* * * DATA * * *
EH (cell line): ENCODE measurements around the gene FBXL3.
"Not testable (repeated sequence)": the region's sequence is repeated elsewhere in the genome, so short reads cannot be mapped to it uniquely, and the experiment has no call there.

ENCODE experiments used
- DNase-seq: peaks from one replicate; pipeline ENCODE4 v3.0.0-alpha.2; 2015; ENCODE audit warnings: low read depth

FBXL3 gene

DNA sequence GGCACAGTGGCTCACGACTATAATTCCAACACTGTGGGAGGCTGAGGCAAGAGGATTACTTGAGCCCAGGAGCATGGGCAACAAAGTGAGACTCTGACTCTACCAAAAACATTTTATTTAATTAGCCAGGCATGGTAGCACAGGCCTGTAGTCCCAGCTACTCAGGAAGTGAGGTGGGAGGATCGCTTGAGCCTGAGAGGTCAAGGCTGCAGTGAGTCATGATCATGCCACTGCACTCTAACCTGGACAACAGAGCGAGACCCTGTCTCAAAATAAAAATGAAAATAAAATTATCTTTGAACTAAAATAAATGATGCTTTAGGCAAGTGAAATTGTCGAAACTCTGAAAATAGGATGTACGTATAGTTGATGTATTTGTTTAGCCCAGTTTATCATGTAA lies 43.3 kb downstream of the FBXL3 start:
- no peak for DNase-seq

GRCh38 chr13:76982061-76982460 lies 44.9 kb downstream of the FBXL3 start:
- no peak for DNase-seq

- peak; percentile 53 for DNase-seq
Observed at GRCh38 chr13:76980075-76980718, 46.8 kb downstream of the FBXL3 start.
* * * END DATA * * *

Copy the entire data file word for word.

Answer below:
EH (cell line): ENCODE measurements around the gene FBXL3.
"Not testable (repeated sequence)": the region's sequence is repeated elsewhere in the genome, so short reads cannot be mapped to it uniquely, and the experiment has no call there.

ENCODE experiments used
- DNase-seq: peaks from one replicate; pipeline ENCODE4 v3.0.0-alpha.2; 2015; ENCODE audit warnings: low read depth

FBXL3 gene

DNA sequence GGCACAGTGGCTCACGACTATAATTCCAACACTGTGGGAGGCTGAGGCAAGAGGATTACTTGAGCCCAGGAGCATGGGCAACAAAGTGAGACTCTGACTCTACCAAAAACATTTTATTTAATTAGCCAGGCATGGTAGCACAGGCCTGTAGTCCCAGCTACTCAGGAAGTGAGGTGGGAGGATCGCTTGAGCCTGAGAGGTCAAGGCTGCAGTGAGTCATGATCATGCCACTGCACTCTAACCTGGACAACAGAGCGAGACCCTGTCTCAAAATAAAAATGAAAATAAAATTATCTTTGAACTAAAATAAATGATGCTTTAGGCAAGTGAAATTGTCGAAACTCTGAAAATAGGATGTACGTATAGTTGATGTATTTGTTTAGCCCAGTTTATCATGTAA lies 43.3 kb downstream of the FBXL3 start:
- no peak for DNase-seq

GRCh38 chr13:76982061-76982460 lies 44.9 kb downstream of the FBXL3 start:
- no peak for DNase-seq

- peak; percentile 53 for DNase-seq
Observed at GRCh38 chr13:76980075-76980718, 46.8 kb downstream of the FBXL3 start.